March 27, 2019
If you’re looking for Birmingham house prices, we’ve got you covered with our guide. We’ve surveyed the latest data from Zoopla to give you the low-down on what buyers in Birmingham need to know, from the most affordable areas to the more expensive areas of the city to make a purchase.
According to data from Zoopla, the average property price in Birmingham over the last 12 months (to September 2019) was £204,598. Get an idea of how far your budget will stretch with our breakdown of average prices by property type:
Detached house: £392,554
Semi-detached house: £213,489
Terraced house: £167,515
Located 12 miles to the south of Birmingham, and 5 miles from Solihull, Hockley Heath (B94) is the most expensive area to buy in Birmingham, with an average property price of £620,275. Prices in Hockley Heath have seen an increase of 14% over the last five years, and for that money, you’ll get the peace and quiet of countryside living with strong transport links to the city centre for easy commuting.
Knowle is another charming village on the outskirts of Solihull, which is much sought-after by families. Average house prices in Knowle (B93) have increased by 15% over the past 5 years, to £553,706.
Henley-in-Arden (B95) boasts a mile-long conservation area as its High Street, and is the third-most expensive area to buy property in the Birmingham area.
Often named as the best place to live in Britain, unsurprisingly, Solihull itself also features on our list of the most expensive places to buy property in and around Birmingham. With plenty of green spaces and a thriving eating and drinking scene, Solihull is the ideal choice for families.
Finally, Four Oaks in Sutton Coldfield is the fifth most expensive area to buy a house in the Birmingham region. Just 7.5 miles north of Birmingham, the town is within easy commuting distance to the city centre, and has regular trains passing through.
Average prices for the most expensive areas in Birmingham:
Hockley Heath, Earlswood: £620,275 (14% increase over the last 5 years)
Knowle: £553,706 (15% increase over the last 5 years)
Henley-in-Arden: £484,226 (14% increase over the last 5 years)
Solihull: £482,738 (19% increase over the last 5 years)
Four Oaks: £452,999 (an increase of 19% over the last 5 years)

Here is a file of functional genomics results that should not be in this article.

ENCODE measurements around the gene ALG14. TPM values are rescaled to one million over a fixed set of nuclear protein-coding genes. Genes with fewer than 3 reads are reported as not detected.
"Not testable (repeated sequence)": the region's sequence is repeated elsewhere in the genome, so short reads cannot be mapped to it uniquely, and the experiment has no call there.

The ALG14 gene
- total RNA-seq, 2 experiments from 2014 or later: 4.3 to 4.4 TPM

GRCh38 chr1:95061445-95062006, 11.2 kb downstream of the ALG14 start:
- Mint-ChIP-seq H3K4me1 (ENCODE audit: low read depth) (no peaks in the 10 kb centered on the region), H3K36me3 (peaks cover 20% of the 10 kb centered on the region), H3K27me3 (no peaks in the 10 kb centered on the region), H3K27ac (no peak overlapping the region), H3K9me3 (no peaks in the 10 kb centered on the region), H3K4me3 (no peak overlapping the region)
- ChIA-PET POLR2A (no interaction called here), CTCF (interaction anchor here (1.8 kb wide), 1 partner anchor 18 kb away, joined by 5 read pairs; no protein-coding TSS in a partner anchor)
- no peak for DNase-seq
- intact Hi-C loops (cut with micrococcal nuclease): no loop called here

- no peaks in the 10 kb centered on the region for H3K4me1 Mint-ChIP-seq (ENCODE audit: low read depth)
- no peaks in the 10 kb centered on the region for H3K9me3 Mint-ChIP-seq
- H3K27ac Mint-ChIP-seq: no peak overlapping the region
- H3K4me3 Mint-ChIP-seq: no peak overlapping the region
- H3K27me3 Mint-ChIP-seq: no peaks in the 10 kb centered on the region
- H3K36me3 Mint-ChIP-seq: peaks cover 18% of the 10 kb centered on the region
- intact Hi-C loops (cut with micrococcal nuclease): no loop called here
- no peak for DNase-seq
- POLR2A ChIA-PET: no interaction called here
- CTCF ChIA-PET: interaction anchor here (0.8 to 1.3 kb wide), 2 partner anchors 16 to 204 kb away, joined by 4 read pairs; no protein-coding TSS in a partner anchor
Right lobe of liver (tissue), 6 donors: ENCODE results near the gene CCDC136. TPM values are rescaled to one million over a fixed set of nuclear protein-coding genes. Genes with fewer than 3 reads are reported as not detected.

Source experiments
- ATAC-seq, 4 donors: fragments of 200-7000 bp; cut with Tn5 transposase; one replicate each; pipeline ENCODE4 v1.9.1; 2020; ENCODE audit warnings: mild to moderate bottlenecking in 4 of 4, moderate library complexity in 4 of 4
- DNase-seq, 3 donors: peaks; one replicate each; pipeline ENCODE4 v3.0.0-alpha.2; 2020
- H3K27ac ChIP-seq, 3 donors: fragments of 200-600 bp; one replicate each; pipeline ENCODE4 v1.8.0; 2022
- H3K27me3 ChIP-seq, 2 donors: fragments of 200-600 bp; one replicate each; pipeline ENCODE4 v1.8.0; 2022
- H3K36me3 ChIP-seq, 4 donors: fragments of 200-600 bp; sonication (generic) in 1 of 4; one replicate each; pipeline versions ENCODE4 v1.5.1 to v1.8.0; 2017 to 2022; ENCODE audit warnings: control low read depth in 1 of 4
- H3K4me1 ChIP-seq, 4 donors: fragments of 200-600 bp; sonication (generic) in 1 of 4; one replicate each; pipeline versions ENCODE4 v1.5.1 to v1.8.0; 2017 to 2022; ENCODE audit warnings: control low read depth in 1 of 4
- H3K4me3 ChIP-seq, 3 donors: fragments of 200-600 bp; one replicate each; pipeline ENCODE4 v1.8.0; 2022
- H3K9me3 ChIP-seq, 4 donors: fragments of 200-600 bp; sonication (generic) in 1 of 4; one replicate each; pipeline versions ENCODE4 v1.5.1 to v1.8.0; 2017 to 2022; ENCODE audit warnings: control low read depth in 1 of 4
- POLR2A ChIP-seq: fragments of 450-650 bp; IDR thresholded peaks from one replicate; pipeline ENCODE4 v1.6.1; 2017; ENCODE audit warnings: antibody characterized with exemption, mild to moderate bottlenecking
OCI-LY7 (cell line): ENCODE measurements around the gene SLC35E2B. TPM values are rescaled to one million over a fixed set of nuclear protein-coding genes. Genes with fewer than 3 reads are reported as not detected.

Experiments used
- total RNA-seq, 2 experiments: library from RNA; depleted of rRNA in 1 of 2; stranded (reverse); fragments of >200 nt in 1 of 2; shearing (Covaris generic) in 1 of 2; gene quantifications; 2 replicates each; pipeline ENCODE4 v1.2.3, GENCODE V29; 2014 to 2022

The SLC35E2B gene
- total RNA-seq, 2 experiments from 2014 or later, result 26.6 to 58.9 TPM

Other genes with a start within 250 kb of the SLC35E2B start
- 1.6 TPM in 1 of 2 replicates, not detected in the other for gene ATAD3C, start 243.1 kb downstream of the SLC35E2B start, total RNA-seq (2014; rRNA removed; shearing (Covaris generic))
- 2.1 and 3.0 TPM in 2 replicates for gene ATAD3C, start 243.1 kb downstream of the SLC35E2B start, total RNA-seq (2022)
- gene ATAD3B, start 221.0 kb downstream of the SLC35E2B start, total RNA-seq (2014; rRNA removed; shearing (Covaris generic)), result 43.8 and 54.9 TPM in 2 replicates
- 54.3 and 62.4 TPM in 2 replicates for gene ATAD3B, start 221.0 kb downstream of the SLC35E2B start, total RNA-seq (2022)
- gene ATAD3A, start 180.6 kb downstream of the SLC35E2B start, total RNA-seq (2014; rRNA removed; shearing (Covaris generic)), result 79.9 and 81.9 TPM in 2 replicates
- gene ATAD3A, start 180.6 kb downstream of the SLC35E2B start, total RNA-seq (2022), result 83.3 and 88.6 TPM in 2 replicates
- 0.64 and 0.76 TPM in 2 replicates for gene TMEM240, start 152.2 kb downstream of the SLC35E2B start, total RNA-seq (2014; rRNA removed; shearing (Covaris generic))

Two inner-city districts are the cheapest areas to buy in Birmingham, with Nechells (B7) and Witton (B6) offering good deals for prospective house hunters, with average prices of £116,851 and £119,585 respectively.
Also within the city centre is Lozells, a multicultural hub with a choice of terraced housing. Just outside Birmingham city centre, Handsworth is another affordable area for first-time buyers in Birmingham. This region has a choice of excellent schools, as does Castle Vale, the fifth cheapest area to buy a property in London.
Average prices for the cheapest areas in Birmingham:
Nechells: £116,851 (an increase of 12% over the last 5 years)
Aston, Witton: £119,585 (an increase of 11% over the last 5 years)
Lozells: £128,317 (an increase of 9% over the last 5 years)
Handsworth: £134,832 (an increase of 15% over the last 5 years)
Castle Vale: £135,920 (an increase of 10% over the last 5 years)
There’s a lot of redevelopment underway in Birmingham, so bag yourself a bargain with a property purchase in one of the city’s biggest up and coming areas.
Small Heath in south-east Birmingham is home to the Shelbys and their gang, the Peaky Blinders, both in real-life and in the BBC drama. It offers strong transport links to the rest of the city, as does Hall Green, another area in the south-east of the city. Both of these regions offer excellent property investments for the future as they are redeveloped.
Affluent Edgbaston and Moseley are also great areas in which to invest with a property purchase. Both are among the most desirable city postcodes, with excellent wining, dining and leisure facilities in both regions.
Finally, Water Orton is an up and coming area to go for, if you’re looking to buy a home slightly outside of Birmingham city centre.
These areas are all fantastic options for buyers looking for good transport links to Birmingham city centre, as well as a wide range of amenities, and cultural activities.
To help you make your decision about where to live in Birmingham, we’ve analysed the latest data from Zoopla to give you a better idea of how far your budget will go.
For a two-bedroom flat in the sought-after area of Hockley Heath, you should expect to pay upwards of £330,000, but you could expect to buy a flat with the same number of bedrooms for less than £100,000 in the B7 postcode area of Nechells.
Birmingham is experiencing a property boom. The development of the High Speed 2 (HS2) line has driven an increase in demand for homes in the city centre as young professionals see the UK’s second city as a more affordable option than living in London.
Population growth in the city is also contributing to the increased demand for housing, with house prices rising across the city. With redevelopment and regeneration taking place city-wide, there’s been no better time to think about buying a house in Birmingham.
* All data correct to September 2019
If you need advice for first-time buying in Birmingham – or if you’re looking for a reliable mortgage broker in the West Midlands – don’t hesitate to contact us today.
We’re experts on all things mortgage-related (and our services are always 100% free).
March 27, 2019
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